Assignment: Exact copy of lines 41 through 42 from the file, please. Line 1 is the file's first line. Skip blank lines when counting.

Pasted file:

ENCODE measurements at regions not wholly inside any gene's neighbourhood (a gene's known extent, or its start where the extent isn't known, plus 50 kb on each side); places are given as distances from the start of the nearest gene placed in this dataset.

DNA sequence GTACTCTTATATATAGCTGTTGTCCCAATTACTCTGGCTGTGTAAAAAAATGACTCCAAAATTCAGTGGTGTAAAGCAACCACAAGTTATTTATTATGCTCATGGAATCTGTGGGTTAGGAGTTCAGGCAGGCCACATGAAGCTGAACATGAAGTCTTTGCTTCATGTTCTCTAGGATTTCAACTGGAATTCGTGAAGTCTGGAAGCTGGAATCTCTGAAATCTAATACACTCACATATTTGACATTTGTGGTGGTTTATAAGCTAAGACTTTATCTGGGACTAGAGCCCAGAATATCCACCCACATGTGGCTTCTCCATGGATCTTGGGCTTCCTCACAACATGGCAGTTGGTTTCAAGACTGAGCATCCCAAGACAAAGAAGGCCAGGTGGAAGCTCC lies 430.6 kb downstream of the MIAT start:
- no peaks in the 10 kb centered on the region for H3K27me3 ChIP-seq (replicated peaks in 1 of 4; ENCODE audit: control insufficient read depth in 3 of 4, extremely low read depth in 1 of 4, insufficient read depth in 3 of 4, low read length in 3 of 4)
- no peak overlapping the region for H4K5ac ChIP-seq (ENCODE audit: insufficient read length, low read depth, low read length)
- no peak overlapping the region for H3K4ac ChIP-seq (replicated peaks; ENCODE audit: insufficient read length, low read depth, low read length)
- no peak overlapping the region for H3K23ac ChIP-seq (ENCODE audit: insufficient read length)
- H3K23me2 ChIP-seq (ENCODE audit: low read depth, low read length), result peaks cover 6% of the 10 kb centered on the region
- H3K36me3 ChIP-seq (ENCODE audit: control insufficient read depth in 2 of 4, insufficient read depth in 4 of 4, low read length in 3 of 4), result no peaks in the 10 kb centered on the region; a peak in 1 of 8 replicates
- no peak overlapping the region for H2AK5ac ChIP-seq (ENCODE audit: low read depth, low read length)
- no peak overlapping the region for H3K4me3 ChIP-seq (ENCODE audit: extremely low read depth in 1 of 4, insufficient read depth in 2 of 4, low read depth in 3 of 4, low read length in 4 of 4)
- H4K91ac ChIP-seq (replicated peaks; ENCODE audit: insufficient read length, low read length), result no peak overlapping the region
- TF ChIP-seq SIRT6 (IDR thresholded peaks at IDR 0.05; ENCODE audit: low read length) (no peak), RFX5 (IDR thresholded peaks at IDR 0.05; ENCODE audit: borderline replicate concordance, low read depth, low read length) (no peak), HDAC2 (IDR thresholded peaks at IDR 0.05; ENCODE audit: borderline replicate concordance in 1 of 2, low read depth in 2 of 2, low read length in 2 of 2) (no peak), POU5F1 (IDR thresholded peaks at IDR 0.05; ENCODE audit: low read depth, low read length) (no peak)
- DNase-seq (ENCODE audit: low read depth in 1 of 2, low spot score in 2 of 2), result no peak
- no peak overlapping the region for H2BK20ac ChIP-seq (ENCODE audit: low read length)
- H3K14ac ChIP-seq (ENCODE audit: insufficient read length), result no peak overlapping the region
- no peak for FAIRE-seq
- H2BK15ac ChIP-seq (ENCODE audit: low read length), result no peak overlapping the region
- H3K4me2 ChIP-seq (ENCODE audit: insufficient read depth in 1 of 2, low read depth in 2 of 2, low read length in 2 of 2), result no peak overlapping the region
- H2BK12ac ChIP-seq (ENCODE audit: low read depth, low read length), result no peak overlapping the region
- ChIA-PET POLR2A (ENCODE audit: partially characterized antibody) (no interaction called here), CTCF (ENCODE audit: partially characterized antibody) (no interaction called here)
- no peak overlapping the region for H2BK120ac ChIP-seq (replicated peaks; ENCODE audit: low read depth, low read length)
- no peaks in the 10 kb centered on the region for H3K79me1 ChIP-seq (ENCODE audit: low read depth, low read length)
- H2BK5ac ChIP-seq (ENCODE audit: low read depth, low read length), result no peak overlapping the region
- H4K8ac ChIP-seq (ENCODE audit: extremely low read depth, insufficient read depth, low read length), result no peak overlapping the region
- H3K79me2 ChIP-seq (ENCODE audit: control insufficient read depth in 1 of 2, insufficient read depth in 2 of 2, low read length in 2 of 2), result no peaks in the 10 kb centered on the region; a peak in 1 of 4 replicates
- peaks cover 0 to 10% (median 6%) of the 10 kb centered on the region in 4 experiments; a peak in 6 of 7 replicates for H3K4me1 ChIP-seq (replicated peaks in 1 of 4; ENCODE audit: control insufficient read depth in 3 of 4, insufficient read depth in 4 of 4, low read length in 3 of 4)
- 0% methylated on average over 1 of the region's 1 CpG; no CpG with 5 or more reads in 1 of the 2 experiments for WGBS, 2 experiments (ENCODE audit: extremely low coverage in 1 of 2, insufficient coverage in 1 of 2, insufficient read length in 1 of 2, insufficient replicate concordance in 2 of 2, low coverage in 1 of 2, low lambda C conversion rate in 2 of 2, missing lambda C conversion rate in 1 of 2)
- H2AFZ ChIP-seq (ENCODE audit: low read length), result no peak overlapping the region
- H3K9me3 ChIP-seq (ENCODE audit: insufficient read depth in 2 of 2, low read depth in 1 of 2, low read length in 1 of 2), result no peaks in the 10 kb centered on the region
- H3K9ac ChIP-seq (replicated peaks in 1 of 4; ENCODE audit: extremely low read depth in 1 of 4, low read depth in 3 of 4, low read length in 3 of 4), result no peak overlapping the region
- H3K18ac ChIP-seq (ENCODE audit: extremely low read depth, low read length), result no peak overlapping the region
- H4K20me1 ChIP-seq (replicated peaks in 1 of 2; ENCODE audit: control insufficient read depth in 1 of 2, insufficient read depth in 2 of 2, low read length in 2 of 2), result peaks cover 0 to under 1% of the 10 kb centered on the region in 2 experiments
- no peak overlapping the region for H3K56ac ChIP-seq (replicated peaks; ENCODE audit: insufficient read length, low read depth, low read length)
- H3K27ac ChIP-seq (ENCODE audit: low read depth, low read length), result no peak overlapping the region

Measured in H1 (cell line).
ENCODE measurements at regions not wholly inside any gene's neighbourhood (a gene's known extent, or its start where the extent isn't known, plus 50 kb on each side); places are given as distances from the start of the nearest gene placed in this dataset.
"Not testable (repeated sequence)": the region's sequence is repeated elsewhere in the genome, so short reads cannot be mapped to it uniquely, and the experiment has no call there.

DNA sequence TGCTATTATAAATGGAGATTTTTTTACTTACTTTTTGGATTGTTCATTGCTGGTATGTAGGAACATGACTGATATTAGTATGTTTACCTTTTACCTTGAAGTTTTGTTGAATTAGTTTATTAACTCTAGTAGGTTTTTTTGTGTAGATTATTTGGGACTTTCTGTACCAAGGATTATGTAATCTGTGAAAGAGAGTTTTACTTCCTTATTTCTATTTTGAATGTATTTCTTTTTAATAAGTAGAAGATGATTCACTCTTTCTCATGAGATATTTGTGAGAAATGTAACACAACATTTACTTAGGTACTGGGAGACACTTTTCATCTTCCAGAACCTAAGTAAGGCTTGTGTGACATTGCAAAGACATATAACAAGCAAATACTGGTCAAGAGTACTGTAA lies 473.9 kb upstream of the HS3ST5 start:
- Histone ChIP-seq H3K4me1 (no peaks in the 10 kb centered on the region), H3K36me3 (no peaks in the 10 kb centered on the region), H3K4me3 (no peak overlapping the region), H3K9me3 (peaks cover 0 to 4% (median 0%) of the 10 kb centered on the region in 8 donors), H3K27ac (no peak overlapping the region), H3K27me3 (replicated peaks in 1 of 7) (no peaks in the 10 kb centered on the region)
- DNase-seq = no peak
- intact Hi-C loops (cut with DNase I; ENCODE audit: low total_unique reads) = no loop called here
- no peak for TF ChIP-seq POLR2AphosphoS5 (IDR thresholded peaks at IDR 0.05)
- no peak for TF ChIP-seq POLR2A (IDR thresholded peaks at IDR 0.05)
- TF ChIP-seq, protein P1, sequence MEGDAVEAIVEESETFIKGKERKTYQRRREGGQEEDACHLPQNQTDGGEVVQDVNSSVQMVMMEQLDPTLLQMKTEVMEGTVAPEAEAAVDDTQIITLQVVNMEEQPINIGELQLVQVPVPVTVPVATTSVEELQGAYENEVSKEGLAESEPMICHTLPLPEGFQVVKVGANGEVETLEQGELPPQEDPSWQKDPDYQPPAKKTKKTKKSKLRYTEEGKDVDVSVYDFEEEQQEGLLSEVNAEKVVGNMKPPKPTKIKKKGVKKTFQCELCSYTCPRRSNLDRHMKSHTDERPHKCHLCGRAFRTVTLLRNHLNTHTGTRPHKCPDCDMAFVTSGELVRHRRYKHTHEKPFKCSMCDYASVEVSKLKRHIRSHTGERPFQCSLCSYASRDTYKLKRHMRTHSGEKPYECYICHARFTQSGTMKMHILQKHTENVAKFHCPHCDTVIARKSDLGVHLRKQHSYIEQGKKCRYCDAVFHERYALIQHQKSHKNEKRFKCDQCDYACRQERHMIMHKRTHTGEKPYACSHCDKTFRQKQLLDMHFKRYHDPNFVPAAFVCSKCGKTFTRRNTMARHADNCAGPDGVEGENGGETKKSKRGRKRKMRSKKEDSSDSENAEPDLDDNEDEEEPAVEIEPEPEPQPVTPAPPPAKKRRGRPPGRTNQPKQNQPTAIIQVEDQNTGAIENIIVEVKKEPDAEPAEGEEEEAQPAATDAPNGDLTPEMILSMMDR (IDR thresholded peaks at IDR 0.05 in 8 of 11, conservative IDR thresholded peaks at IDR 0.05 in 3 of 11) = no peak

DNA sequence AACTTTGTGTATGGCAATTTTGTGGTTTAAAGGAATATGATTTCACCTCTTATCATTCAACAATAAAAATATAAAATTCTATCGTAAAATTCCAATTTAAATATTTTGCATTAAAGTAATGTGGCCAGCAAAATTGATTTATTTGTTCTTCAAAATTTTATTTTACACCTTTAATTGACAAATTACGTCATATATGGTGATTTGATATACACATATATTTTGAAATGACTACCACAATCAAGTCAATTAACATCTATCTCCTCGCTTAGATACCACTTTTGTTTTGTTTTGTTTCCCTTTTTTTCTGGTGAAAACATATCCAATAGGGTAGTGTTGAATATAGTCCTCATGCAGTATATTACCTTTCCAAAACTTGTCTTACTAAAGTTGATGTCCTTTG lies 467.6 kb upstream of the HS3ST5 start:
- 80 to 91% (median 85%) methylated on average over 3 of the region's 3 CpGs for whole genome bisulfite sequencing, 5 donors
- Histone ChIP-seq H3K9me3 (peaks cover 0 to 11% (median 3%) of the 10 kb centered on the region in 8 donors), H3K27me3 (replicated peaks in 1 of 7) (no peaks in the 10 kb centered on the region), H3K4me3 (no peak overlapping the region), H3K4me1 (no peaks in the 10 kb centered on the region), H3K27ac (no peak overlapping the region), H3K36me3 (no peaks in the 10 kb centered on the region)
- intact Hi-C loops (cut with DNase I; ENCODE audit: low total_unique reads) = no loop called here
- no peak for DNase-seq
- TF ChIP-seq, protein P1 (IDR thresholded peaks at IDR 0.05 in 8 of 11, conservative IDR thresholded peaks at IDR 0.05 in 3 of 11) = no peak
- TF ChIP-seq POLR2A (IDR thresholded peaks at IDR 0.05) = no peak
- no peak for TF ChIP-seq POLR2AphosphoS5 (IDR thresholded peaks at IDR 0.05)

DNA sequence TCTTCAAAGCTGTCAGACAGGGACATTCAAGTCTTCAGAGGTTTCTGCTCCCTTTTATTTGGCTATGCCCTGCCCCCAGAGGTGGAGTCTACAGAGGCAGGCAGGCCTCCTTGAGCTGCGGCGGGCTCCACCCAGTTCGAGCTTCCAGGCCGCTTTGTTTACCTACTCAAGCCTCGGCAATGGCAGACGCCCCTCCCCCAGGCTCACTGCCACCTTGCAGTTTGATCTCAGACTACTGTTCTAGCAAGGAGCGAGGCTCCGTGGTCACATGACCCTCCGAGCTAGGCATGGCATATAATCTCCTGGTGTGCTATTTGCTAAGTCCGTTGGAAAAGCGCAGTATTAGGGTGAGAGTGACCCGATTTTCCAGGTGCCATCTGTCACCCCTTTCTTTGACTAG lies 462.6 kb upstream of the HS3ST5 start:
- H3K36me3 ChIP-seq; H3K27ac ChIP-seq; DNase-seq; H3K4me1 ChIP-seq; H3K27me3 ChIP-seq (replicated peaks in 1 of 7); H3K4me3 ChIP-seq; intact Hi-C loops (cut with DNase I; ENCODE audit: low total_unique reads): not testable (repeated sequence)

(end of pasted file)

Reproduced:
- intact Hi-C loops (cut with DNase I; ENCODE audit: low total_unique reads) = no loop called here
- no peak for TF ChIP-seq POLR2AphosphoS5 (IDR thresholded peaks at IDR 0.05)